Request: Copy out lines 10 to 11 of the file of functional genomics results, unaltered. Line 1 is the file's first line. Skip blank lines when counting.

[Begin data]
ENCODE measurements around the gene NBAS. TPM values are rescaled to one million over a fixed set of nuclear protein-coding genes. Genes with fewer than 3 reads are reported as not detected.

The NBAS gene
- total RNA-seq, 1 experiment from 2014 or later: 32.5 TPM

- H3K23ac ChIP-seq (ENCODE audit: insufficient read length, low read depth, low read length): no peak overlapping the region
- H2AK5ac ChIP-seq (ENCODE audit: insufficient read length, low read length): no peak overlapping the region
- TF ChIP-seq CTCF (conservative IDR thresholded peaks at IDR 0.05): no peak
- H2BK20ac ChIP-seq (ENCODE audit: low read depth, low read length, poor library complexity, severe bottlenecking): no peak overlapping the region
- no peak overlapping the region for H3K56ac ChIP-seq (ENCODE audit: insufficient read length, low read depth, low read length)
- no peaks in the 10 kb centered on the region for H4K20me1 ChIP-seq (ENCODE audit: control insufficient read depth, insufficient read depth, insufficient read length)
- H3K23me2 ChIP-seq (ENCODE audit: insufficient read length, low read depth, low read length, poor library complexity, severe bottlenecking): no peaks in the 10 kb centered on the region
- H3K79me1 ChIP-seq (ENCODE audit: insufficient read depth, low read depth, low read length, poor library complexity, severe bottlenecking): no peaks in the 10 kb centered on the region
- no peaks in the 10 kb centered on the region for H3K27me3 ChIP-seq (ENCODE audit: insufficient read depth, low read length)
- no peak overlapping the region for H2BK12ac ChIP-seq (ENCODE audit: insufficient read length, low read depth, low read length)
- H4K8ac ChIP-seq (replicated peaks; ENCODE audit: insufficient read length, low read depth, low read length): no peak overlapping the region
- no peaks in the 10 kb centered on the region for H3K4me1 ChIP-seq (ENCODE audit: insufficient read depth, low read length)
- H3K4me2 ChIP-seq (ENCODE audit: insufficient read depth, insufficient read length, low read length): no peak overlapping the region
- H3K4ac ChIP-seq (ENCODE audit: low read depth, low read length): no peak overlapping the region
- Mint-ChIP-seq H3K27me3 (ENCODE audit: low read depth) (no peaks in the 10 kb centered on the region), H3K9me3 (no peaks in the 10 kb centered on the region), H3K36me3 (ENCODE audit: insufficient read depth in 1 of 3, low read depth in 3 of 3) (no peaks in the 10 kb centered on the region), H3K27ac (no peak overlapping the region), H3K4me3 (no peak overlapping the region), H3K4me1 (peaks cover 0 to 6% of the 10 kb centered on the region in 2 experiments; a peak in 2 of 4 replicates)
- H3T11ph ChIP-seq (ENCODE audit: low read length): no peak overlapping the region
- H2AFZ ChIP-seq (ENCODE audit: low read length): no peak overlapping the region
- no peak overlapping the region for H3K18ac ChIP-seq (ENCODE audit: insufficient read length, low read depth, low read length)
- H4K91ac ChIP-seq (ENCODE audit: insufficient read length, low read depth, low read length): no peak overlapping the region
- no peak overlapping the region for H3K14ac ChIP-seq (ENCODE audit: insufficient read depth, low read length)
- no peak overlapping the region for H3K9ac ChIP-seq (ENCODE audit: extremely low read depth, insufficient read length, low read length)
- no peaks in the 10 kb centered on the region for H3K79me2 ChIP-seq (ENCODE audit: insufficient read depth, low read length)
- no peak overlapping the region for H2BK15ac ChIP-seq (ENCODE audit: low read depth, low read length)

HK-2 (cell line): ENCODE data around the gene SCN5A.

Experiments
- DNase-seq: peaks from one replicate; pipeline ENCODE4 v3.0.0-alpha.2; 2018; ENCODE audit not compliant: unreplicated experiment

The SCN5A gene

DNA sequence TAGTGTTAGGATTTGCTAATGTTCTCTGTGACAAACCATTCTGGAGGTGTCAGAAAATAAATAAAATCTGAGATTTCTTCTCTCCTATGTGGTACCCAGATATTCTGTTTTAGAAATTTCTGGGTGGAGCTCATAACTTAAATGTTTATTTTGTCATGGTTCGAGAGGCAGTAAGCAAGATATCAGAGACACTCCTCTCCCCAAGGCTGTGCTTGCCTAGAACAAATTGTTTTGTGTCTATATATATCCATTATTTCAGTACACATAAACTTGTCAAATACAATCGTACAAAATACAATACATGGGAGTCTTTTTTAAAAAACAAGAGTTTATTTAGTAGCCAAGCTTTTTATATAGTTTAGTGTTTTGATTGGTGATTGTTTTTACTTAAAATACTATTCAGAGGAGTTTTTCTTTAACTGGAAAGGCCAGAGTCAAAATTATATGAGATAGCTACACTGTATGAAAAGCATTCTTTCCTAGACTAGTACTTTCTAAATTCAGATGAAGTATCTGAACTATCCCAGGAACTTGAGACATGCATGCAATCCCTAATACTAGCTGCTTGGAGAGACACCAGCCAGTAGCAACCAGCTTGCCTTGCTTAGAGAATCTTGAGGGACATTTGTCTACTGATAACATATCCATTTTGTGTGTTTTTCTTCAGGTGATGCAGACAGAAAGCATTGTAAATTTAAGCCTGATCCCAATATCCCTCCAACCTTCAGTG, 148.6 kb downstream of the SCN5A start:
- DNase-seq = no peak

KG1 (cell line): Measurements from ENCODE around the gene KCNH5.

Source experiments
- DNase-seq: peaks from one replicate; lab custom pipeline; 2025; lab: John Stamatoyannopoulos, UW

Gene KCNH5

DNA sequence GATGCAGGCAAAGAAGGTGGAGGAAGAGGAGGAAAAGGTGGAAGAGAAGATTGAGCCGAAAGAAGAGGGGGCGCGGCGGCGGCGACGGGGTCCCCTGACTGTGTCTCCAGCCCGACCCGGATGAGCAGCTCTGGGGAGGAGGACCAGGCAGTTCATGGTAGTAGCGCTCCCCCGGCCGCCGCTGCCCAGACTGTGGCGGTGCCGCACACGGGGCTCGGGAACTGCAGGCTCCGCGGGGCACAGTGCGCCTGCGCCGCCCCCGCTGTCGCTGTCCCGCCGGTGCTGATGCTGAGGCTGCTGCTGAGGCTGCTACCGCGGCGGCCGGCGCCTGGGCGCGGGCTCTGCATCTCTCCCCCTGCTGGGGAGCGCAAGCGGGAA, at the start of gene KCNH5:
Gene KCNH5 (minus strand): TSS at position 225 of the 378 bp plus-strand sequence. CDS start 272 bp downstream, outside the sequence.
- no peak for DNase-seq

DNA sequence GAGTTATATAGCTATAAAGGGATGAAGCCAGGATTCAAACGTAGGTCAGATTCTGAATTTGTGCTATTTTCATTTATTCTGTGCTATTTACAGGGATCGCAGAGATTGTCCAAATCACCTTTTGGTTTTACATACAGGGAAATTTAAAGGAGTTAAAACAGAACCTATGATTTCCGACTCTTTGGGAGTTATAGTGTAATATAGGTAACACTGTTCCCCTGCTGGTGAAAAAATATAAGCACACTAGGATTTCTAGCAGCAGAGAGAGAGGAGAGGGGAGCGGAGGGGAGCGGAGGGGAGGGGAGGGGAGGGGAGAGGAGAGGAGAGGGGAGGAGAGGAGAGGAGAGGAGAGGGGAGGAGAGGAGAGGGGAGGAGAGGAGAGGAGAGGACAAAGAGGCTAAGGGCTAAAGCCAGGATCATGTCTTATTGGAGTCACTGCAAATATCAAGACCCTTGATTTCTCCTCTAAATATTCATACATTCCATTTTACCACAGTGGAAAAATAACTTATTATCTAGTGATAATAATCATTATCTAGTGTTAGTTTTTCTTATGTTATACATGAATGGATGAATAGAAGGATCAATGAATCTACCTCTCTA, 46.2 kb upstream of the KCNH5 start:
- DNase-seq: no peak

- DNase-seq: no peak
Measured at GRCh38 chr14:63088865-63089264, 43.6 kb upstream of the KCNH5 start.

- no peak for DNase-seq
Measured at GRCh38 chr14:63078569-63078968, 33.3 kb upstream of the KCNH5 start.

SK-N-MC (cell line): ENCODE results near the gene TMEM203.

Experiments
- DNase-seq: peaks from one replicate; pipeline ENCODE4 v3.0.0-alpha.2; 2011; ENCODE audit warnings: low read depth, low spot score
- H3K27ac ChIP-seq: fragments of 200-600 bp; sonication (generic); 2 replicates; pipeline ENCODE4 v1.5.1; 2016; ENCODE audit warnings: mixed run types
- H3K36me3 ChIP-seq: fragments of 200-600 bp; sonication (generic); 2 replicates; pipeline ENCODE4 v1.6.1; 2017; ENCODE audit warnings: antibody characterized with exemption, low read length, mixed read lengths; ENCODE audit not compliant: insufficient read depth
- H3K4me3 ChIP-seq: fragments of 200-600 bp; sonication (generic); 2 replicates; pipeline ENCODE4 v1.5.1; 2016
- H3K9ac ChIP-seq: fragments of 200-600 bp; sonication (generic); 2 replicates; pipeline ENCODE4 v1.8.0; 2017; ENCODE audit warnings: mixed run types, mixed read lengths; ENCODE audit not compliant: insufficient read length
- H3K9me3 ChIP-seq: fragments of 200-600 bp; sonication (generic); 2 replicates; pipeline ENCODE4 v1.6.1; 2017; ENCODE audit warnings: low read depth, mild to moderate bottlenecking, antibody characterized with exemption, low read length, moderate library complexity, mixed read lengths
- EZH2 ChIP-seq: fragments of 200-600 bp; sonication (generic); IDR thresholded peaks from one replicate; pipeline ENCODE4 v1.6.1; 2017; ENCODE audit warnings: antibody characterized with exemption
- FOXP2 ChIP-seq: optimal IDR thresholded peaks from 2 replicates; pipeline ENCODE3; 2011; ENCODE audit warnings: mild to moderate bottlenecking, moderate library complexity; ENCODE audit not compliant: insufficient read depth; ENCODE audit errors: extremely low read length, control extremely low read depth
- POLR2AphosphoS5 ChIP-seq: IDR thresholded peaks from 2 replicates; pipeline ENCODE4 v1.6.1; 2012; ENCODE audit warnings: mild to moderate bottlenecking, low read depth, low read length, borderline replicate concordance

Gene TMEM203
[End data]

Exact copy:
- H3K23me2 ChIP-seq (ENCODE audit: insufficient read length, low read depth, low read length, poor library complexity, severe bottlenecking): no peaks in the 10 kb centered on the region
- H3K79me1 ChIP-seq (ENCODE audit: insufficient read depth, low read depth, low read length, poor library complexity, severe bottlenecking): no peaks in the 10 kb centered on the region